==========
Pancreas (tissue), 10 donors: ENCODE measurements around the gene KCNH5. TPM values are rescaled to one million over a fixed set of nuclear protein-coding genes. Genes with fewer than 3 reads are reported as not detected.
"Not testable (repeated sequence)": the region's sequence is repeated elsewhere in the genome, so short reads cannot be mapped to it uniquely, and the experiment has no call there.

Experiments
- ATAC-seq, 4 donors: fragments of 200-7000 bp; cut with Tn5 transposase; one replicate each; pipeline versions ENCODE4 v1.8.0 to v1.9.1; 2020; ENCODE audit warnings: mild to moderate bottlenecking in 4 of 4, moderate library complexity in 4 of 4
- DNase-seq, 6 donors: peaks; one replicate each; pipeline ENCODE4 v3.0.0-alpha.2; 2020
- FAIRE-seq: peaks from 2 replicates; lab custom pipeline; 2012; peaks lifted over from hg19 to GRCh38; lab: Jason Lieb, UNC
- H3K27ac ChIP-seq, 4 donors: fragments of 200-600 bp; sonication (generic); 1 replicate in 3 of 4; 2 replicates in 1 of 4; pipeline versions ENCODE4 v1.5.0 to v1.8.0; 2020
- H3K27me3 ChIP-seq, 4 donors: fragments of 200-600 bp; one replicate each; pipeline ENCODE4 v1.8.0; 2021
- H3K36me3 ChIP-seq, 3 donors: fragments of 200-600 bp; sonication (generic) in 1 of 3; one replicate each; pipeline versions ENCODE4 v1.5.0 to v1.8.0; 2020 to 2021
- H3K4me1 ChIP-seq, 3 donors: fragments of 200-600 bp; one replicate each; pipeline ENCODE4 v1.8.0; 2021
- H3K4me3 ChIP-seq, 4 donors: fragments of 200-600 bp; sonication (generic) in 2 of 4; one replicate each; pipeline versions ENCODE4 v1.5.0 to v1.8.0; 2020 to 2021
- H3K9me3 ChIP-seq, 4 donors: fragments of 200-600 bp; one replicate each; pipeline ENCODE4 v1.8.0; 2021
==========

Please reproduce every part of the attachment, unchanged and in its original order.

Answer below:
Pancreas (tissue), 10 donors: ENCODE measurements around the gene KCNH5. TPM values are rescaled to one million over a fixed set of nuclear protein-coding genes. Genes with fewer than 3 reads are reported as not detected.
"Not testable (repeated sequence)": the region's sequence is repeated elsewhere in the genome, so short reads cannot be mapped to it uniquely, and the experiment has no call there.

Experiments
- ATAC-seq, 4 donors: fragments of 200-7000 bp; cut with Tn5 transposase; one replicate each; pipeline versions ENCODE4 v1.8.0 to v1.9.1; 2020; ENCODE audit warnings: mild to moderate bottlenecking in 4 of 4, moderate library complexity in 4 of 4
- DNase-seq, 6 donors: peaks; one replicate each; pipeline ENCODE4 v3.0.0-alpha.2; 2020
- FAIRE-seq: peaks from 2 replicates; lab custom pipeline; 2012; peaks lifted over from hg19 to GRCh38; lab: Jason Lieb, UNC
- H3K27ac ChIP-seq, 4 donors: fragments of 200-600 bp; sonication (generic); 1 replicate in 3 of 4; 2 replicates in 1 of 4; pipeline versions ENCODE4 v1.5.0 to v1.8.0; 2020
- H3K27me3 ChIP-seq, 4 donors: fragments of 200-600 bp; one replicate each; pipeline ENCODE4 v1.8.0; 2021
- H3K36me3 ChIP-seq, 3 donors: fragments of 200-600 bp; sonication (generic) in 1 of 3; one replicate each; pipeline versions ENCODE4 v1.5.0 to v1.8.0; 2020 to 2021
- H3K4me1 ChIP-seq, 3 donors: fragments of 200-600 bp; one replicate each; pipeline ENCODE4 v1.8.0; 2021
- H3K4me3 ChIP-seq, 4 donors: fragments of 200-600 bp; sonication (generic) in 2 of 4; one replicate each; pipeline versions ENCODE4 v1.5.0 to v1.8.0; 2020 to 2021
- H3K9me3 ChIP-seq, 4 donors: fragments of 200-600 bp; one replicate each; pipeline ENCODE4 v1.8.0; 2021